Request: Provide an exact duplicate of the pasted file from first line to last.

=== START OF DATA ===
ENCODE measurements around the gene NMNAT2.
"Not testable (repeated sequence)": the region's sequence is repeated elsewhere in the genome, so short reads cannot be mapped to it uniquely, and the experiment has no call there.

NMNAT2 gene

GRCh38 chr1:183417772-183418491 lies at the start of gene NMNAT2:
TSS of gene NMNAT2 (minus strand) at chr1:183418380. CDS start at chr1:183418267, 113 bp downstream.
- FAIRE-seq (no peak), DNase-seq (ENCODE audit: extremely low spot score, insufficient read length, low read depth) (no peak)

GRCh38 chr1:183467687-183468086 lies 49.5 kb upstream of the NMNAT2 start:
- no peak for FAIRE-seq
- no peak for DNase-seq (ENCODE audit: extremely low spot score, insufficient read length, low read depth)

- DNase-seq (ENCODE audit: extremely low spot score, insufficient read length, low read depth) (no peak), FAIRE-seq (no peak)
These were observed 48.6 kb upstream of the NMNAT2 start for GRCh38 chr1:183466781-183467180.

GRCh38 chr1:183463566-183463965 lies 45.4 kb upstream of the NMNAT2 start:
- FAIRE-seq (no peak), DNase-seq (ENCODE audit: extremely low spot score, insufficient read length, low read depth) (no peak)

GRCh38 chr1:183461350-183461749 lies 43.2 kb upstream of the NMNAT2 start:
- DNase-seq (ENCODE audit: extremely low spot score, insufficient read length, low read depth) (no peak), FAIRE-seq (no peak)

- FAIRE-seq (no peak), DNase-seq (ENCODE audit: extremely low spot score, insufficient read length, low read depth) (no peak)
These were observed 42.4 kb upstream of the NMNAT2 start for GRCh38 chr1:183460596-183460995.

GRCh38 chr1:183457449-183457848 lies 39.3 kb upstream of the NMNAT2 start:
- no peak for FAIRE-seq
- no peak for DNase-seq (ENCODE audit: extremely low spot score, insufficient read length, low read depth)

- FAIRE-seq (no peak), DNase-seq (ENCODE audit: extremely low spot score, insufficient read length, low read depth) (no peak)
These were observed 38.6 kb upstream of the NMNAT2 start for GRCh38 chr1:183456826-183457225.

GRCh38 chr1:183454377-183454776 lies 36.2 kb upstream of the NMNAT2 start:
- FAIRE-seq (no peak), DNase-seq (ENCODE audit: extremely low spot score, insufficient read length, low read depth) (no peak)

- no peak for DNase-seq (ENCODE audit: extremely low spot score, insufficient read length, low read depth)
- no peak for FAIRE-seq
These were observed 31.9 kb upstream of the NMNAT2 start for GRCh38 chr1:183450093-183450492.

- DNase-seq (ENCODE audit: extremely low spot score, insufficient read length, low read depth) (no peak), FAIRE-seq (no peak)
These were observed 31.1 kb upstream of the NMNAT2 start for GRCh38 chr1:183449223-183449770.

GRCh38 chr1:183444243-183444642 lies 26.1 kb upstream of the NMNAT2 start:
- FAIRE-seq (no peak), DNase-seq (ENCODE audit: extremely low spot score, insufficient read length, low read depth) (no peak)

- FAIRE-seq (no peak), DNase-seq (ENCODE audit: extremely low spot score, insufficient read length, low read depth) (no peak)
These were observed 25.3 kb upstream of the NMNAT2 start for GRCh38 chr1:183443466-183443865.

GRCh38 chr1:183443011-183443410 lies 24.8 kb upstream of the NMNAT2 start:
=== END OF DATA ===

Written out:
ENCODE measurements around the gene NMNAT2.
"Not testable (repeated sequence)": the region's sequence is repeated elsewhere in the genome, so short reads cannot be mapped to it uniquely, and the experiment has no call there.

NMNAT2 gene

GRCh38 chr1:183417772-183418491 lies at the start of gene NMNAT2:
TSS of gene NMNAT2 (minus strand) at chr1:183418380. CDS start at chr1:183418267, 113 bp downstream.
- FAIRE-seq (no peak), DNase-seq (ENCODE audit: extremely low spot score, insufficient read length, low read depth) (no peak)

GRCh38 chr1:183467687-183468086 lies 49.5 kb upstream of the NMNAT2 start:
- no peak for FAIRE-seq
- no peak for DNase-seq (ENCODE audit: extremely low spot score, insufficient read length, low read depth)

- DNase-seq (ENCODE audit: extremely low spot score, insufficient read length, low read depth) (no peak), FAIRE-seq (no peak)
These were observed 48.6 kb upstream of the NMNAT2 start for GRCh38 chr1:183466781-183467180.

GRCh38 chr1:183463566-183463965 lies 45.4 kb upstream of the NMNAT2 start:
- FAIRE-seq (no peak), DNase-seq (ENCODE audit: extremely low spot score, insufficient read length, low read depth) (no peak)

GRCh38 chr1:183461350-183461749 lies 43.2 kb upstream of the NMNAT2 start:
- DNase-seq (ENCODE audit: extremely low spot score, insufficient read length, low read depth) (no peak), FAIRE-seq (no peak)

- FAIRE-seq (no peak), DNase-seq (ENCODE audit: extremely low spot score, insufficient read length, low read depth) (no peak)
These were observed 42.4 kb upstream of the NMNAT2 start for GRCh38 chr1:183460596-183460995.

GRCh38 chr1:183457449-183457848 lies 39.3 kb upstream of the NMNAT2 start:
- no peak for FAIRE-seq
- no peak for DNase-seq (ENCODE audit: extremely low spot score, insufficient read length, low read depth)

- FAIRE-seq (no peak), DNase-seq (ENCODE audit: extremely low spot score, insufficient read length, low read depth) (no peak)
These were observed 38.6 kb upstream of the NMNAT2 start for GRCh38 chr1:183456826-183457225.

GRCh38 chr1:183454377-183454776 lies 36.2 kb upstream of the NMNAT2 start:
- FAIRE-seq (no peak), DNase-seq (ENCODE audit: extremely low spot score, insufficient read length, low read depth) (no peak)

- no peak for DNase-seq (ENCODE audit: extremely low spot score, insufficient read length, low read depth)
- no peak for FAIRE-seq
These were observed 31.9 kb upstream of the NMNAT2 start for GRCh38 chr1:183450093-183450492.

- DNase-seq (ENCODE audit: extremely low spot score, insufficient read length, low read depth) (no peak), FAIRE-seq (no peak)
These were observed 31.1 kb upstream of the NMNAT2 start for GRCh38 chr1:183449223-183449770.

GRCh38 chr1:183444243-183444642 lies 26.1 kb upstream of the NMNAT2 start:
- FAIRE-seq (no peak), DNase-seq (ENCODE audit: extremely low spot score, insufficient read length, low read depth) (no peak)

- FAIRE-seq (no peak), DNase-seq (ENCODE audit: extremely low spot score, insufficient read length, low read depth) (no peak)
These were observed 25.3 kb upstream of the NMNAT2 start for GRCh38 chr1:183443466-183443865.

GRCh38 chr1:183443011-183443410 lies 24.8 kb upstream of the NMNAT2 start: